The Newsletter: Issue #6

Oh hey there; let’s just pretend I didn’t bail on the weekly newsletter for something like four months. A lot was going on, and while I posted and was working and writing a lot, I was just a little … well, you guys know, overwhelmed. Delta then Omicron, now Omicron’s cousin. Well, it’s a bit much. I’ve heard so many people, doctors, psychologists, and the like say that no one is OK right now. I would heartily agree. For several reasons.

Nevertheless, here we are and here you are. I’m sure you noticed the new newsletter banner. A lot of new stuff coming at you soon from your girl here. And, as always, I really do hope you and yours are staying safe in these turbulent and, well, fucked up times.

So let’s get to it.

Around the World

Fuckin’ yikes, right?

So it’s looking like Lord Omicron has completely taken over the chat, and even introduced his cousin BA.2. I know these numbers and titles get a little silly and confusing at times, but it’s the overarching theme of “this ain’t over ’til it’s over” is hopefully now abundantly clear to us all.

Perhaps the worst time to go to a war is in the middle of a pandemic. If my history serves me correct, the Spanish Flu weakened the United States military in WWI, at least for a time; so the fact that Biden is now sending troops into Eastern Europe is simply terrifying. I’m wishing I had gone ahead and let my kids do that pandemic project of building us a bomb shelter in the backyard after all.

Secretary Blinken made a statement yesterday that I’d like to hone in on, and I only caught a clip of it on Twitter, which I will paraphrase here: this isn’t about whether or not Putin or Russia trusts us; it’s if our allies trust us. That was when the existential dread and the hope that the paint in our walls is actually lead really sunk in for me, because if I were allies… I wouldn’t be so sure.

The United States government – on several levels – has been exposed for all its weaknesses, and more so insidious underbelly, through out the last two years of this pandemic; and the lying and untrustworthiness is at the forefront, at least as a resident. Can our allies trust us if we have lied repeatedly in the name of things like whether COVID is airborne (it is), where we got our data on masks (many times they made policy without any), and the decision making process of agencies like the FDA and CDC (it’s a clusterfuck)? It’s important to remember that the United States – for better or for worse, and even in spite of Trump – remains a leader in the world, in many ways. Public health being one of them, in spite of the fact that our healthcare system is not nationalized as many countries are; so when other countries have looked to the US for pandemic response, and we just fuck it up with lies and bullshit for two straight years, it’s hard to see us as an agent of utmost integrity on anything.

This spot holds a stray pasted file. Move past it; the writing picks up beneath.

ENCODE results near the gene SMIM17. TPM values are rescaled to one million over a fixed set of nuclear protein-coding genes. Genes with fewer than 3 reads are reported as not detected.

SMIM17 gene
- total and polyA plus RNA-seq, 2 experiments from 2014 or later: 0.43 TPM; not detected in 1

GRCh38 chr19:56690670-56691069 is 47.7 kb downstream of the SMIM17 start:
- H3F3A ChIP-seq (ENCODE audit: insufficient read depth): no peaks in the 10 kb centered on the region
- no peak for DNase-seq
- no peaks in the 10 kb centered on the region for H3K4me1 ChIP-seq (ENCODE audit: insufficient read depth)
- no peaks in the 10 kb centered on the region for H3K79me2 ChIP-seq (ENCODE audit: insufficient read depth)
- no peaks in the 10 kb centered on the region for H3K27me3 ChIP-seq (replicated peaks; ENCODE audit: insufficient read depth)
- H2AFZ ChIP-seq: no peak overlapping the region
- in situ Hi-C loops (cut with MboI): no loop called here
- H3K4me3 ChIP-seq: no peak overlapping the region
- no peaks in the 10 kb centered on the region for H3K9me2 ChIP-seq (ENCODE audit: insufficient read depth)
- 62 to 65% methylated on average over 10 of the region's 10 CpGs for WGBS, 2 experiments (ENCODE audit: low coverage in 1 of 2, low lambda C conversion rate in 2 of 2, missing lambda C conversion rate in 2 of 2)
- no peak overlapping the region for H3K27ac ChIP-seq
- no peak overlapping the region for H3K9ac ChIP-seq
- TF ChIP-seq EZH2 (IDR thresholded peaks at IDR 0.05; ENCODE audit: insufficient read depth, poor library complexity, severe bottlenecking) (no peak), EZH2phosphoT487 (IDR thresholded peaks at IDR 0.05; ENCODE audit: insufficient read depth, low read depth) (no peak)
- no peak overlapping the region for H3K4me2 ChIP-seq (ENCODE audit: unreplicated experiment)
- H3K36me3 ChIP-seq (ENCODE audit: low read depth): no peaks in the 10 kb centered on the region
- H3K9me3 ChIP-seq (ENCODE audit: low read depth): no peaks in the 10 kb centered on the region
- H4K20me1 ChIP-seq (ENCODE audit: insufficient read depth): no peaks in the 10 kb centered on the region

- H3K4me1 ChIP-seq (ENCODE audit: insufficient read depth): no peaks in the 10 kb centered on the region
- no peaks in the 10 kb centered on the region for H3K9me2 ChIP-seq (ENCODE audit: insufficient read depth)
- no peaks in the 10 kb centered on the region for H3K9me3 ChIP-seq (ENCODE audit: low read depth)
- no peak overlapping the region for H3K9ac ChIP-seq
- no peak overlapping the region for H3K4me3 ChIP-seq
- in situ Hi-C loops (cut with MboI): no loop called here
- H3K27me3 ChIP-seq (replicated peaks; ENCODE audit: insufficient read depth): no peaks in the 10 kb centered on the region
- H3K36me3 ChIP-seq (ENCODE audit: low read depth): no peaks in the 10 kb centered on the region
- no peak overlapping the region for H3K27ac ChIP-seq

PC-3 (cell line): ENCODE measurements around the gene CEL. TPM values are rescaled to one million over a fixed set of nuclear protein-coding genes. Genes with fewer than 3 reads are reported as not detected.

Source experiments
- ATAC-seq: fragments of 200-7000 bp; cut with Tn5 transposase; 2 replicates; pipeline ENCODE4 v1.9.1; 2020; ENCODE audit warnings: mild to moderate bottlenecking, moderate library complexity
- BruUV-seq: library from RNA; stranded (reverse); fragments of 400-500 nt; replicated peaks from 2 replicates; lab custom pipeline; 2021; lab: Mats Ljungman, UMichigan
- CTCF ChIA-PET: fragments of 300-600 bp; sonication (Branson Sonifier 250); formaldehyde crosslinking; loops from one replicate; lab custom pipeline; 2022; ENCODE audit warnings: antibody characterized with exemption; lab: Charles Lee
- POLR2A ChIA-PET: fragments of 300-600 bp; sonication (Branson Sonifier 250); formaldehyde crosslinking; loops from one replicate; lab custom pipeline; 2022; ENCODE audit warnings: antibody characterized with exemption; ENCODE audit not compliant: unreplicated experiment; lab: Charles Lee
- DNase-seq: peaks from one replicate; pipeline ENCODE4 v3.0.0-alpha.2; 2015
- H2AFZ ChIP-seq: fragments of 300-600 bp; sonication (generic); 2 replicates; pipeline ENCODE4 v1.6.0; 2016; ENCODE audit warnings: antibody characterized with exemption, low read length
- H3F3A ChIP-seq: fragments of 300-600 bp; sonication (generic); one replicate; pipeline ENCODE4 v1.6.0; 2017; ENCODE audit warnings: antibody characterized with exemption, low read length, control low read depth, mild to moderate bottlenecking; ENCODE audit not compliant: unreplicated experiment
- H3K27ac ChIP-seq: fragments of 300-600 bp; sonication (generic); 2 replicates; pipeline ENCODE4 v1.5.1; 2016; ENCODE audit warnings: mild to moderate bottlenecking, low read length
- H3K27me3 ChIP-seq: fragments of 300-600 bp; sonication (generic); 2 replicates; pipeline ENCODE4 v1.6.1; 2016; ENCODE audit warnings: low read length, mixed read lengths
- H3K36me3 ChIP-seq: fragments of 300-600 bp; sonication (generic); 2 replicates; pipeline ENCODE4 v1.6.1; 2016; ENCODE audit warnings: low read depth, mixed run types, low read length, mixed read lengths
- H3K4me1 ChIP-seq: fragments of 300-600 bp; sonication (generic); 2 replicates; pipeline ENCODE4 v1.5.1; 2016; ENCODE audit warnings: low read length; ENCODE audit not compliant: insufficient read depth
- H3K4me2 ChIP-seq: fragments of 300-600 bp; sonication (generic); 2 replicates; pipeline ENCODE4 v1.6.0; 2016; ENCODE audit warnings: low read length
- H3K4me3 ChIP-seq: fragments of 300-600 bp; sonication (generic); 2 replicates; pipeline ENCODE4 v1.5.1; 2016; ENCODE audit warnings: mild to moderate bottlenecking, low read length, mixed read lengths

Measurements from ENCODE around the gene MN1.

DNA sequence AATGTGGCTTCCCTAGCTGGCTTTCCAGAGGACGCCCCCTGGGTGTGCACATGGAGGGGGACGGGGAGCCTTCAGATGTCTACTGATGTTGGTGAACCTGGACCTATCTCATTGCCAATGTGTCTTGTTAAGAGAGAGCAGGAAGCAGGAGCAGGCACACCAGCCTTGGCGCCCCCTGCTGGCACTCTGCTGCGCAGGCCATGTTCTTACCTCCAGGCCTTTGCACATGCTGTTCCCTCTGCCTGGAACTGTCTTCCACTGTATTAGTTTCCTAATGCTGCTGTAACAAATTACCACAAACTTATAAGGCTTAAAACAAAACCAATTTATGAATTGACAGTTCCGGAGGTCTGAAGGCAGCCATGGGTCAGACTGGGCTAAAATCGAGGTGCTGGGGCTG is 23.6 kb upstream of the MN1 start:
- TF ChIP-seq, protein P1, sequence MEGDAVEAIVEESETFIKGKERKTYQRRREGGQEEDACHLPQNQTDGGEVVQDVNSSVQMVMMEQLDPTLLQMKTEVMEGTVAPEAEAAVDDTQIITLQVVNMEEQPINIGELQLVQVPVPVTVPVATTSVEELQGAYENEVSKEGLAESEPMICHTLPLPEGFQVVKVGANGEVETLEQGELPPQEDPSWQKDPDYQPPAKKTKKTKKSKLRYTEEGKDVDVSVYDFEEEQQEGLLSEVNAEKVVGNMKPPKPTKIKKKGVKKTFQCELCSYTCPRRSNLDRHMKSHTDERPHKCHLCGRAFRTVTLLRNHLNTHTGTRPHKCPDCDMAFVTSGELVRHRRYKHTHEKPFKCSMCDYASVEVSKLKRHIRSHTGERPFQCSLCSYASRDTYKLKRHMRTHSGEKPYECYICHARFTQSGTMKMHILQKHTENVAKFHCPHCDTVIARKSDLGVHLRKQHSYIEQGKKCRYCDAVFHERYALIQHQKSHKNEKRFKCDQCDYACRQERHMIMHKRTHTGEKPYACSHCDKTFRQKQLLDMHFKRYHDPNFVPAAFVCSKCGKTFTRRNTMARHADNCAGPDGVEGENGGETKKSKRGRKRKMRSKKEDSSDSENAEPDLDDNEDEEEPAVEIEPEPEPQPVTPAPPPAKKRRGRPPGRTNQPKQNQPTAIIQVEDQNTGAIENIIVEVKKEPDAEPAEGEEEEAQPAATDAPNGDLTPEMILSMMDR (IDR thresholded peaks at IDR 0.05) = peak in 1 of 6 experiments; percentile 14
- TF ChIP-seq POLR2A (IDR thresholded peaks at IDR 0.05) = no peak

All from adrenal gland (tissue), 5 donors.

Couple that with the fact that our president wants to slow dance and sing kumbaya with the GOP that literally does not even believe in the government they are elected to be a part of; while the Democratic legislature has yet to hold anyone accountable for a number of egregious and traitorous acts by high level officials related to the Insurrection… well, you just have to wonder.

So I don’t know y’all. I’m not sleeping too well at night right now, especially since we live nestled between a naval base and a naval air station, and just around 100 miles south of Vandenburg Air Force base (translation: nukes).

Around My World

What isn’t going on around my world these days?

On ultra personal notes: we are moving in April, and if you follow me on Twitter you know this has been an utter gut punch to me and my family. I’ll spare you all the pathetic details, but long story short the owners of the home we’ve treated as our own for years and years and years have booted us out on our asses, in the middle of the worst part of the pandemic, at an inflection point in California’s housing crisis, because… well, there are several theories, but the prevailing one from my biggest supporters back when I ran for city council is: political retaliation.

Perhaps this is the denouement to this city trying to run me out on a rail; just a few months ago we still vividly recall when my son and I were attacked by a maniac running into my car, then following us in his.

But whether the termination of our tenancy was an act of political malice, or simply just a scumbag slum lord with no soul wanting to turn the house for a bigger profit, I continue to ride on.